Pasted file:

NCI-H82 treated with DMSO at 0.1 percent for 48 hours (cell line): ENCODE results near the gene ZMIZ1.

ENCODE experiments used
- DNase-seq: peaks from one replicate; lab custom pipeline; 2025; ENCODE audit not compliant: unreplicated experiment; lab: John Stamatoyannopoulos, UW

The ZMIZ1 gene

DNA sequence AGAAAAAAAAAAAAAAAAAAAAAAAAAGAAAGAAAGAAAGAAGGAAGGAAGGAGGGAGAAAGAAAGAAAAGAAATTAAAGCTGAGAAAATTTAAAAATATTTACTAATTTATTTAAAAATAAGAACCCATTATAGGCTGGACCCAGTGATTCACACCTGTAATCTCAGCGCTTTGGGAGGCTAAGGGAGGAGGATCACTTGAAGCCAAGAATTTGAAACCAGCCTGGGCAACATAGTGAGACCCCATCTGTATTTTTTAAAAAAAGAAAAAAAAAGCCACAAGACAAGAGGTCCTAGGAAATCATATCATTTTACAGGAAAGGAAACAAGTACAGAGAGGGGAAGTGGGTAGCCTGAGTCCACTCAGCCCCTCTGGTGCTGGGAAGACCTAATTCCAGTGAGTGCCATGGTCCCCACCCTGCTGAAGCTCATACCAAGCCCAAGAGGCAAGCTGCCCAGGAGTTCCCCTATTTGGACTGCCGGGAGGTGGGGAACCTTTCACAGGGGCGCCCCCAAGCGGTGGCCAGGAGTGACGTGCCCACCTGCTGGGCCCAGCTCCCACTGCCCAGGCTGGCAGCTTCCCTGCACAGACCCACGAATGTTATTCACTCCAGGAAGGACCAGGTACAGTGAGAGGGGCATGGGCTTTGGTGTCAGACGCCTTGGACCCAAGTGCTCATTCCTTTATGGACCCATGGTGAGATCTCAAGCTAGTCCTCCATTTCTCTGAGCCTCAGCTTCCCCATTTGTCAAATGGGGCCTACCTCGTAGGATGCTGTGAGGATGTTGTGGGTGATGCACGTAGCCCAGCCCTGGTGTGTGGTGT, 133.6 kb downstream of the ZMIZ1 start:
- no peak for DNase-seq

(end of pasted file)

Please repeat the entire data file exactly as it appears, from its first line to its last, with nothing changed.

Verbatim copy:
NCI-H82 treated with DMSO at 0.1 percent for 48 hours (cell line): ENCODE results near the gene ZMIZ1.

ENCODE experiments used
- DNase-seq: peaks from one replicate; lab custom pipeline; 2025; ENCODE audit not compliant: unreplicated experiment; lab: John Stamatoyannopoulos, UW

The ZMIZ1 gene

DNA sequence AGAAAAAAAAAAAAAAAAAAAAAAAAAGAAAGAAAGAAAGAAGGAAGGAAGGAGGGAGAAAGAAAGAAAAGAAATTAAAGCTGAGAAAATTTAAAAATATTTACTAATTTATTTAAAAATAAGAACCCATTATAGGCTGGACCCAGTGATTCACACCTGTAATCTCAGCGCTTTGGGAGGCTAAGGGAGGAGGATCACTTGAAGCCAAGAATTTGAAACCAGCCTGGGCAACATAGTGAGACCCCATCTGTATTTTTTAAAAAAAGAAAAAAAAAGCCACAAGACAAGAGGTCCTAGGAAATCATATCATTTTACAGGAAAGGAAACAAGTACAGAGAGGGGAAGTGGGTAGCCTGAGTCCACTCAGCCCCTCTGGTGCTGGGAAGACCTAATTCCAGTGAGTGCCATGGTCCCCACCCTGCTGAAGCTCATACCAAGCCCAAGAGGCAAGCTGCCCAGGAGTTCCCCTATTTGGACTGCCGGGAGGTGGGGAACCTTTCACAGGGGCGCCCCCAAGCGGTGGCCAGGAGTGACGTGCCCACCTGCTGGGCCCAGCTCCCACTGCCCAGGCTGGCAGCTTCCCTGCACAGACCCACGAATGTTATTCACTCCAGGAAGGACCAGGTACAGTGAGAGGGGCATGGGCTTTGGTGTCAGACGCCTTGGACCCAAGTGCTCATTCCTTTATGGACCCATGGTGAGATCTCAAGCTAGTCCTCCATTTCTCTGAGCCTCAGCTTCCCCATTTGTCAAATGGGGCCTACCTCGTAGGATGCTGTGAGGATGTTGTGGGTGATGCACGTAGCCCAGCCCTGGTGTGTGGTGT, 133.6 kb downstream of the ZMIZ1 start:
- no peak for DNase-seq